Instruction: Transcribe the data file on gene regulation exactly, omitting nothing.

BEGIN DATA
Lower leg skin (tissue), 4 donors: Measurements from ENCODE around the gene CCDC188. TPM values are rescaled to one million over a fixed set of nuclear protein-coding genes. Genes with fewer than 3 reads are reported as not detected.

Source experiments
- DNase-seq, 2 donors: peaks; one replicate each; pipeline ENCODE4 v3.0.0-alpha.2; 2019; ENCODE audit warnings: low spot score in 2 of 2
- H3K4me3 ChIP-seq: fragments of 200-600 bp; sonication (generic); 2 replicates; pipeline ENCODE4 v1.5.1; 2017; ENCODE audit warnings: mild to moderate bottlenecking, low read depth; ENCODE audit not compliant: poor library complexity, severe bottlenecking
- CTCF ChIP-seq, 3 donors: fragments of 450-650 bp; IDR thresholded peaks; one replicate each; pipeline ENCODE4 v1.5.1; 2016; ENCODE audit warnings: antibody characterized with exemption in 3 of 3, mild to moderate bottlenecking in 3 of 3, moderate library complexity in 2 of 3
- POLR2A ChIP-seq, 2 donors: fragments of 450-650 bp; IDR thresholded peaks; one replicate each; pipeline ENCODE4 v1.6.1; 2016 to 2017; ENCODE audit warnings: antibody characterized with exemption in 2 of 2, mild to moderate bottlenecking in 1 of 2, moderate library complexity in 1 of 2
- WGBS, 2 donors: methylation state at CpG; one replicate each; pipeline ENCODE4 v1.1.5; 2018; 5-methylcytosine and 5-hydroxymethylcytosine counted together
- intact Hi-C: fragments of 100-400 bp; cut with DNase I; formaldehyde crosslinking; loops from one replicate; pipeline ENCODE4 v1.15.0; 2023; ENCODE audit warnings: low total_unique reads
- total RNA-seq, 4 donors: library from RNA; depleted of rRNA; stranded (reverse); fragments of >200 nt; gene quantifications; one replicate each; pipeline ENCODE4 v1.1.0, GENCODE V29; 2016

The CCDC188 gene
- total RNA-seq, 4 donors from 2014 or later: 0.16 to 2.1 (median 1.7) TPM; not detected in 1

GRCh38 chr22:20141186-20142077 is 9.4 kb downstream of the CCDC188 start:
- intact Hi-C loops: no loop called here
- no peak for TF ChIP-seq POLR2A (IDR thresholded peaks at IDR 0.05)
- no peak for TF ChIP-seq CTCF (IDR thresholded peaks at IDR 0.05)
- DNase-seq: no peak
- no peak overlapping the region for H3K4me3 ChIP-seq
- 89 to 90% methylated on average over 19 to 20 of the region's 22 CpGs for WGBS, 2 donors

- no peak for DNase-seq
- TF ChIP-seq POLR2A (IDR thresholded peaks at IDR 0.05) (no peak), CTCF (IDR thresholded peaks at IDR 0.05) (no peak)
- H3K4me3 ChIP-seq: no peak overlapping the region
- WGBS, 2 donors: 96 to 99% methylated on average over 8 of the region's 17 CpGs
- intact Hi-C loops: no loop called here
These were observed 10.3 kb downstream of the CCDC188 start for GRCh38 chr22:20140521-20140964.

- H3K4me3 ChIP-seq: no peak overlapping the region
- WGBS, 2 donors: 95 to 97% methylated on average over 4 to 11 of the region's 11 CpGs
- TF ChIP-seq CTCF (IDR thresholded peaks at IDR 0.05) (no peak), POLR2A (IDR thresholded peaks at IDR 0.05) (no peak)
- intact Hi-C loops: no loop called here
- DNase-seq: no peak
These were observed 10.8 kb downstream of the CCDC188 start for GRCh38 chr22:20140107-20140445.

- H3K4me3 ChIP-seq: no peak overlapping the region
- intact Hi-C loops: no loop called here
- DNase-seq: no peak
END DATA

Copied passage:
Lower leg skin (tissue), 4 donors: Measurements from ENCODE around the gene CCDC188. TPM values are rescaled to one million over a fixed set of nuclear protein-coding genes. Genes with fewer than 3 reads are reported as not detected.

Source experiments
- DNase-seq, 2 donors: peaks; one replicate each; pipeline ENCODE4 v3.0.0-alpha.2; 2019; ENCODE audit warnings: low spot score in 2 of 2
- H3K4me3 ChIP-seq: fragments of 200-600 bp; sonication (generic); 2 replicates; pipeline ENCODE4 v1.5.1; 2017; ENCODE audit warnings: mild to moderate bottlenecking, low read depth; ENCODE audit not compliant: poor library complexity, severe bottlenecking
- CTCF ChIP-seq, 3 donors: fragments of 450-650 bp; IDR thresholded peaks; one replicate each; pipeline ENCODE4 v1.5.1; 2016; ENCODE audit warnings: antibody characterized with exemption in 3 of 3, mild to moderate bottlenecking in 3 of 3, moderate library complexity in 2 of 3
- POLR2A ChIP-seq, 2 donors: fragments of 450-650 bp; IDR thresholded peaks; one replicate each; pipeline ENCODE4 v1.6.1; 2016 to 2017; ENCODE audit warnings: antibody characterized with exemption in 2 of 2, mild to moderate bottlenecking in 1 of 2, moderate library complexity in 1 of 2
- WGBS, 2 donors: methylation state at CpG; one replicate each; pipeline ENCODE4 v1.1.5; 2018; 5-methylcytosine and 5-hydroxymethylcytosine counted together
- intact Hi-C: fragments of 100-400 bp; cut with DNase I; formaldehyde crosslinking; loops from one replicate; pipeline ENCODE4 v1.15.0; 2023; ENCODE audit warnings: low total_unique reads
- total RNA-seq, 4 donors: library from RNA; depleted of rRNA; stranded (reverse); fragments of >200 nt; gene quantifications; one replicate each; pipeline ENCODE4 v1.1.0, GENCODE V29; 2016

The CCDC188 gene
- total RNA-seq, 4 donors from 2014 or later: 0.16 to 2.1 (median 1.7) TPM; not detected in 1

GRCh38 chr22:20141186-20142077 is 9.4 kb downstream of the CCDC188 start:
- intact Hi-C loops: no loop called here
- no peak for TF ChIP-seq POLR2A (IDR thresholded peaks at IDR 0.05)
- no peak for TF ChIP-seq CTCF (IDR thresholded peaks at IDR 0.05)
- DNase-seq: no peak
- no peak overlapping the region for H3K4me3 ChIP-seq
- 89 to 90% methylated on average over 19 to 20 of the region's 22 CpGs for WGBS, 2 donors

- no peak for DNase-seq
- TF ChIP-seq POLR2A (IDR thresholded peaks at IDR 0.05) (no peak), CTCF (IDR thresholded peaks at IDR 0.05) (no peak)
- H3K4me3 ChIP-seq: no peak overlapping the region
- WGBS, 2 donors: 96 to 99% methylated on average over 8 of the region's 17 CpGs
- intact Hi-C loops: no loop called here
These were observed 10.3 kb downstream of the CCDC188 start for GRCh38 chr22:20140521-20140964.

- H3K4me3 ChIP-seq: no peak overlapping the region
- WGBS, 2 donors: 95 to 97% methylated on average over 4 to 11 of the region's 11 CpGs
- TF ChIP-seq CTCF (IDR thresholded peaks at IDR 0.05) (no peak), POLR2A (IDR thresholded peaks at IDR 0.05) (no peak)
- intact Hi-C loops: no loop called here
- DNase-seq: no peak
These were observed 10.8 kb downstream of the CCDC188 start for GRCh38 chr22:20140107-20140445.

- H3K4me3 ChIP-seq: no peak overlapping the region
- intact Hi-C loops: no loop called here
- DNase-seq: no peak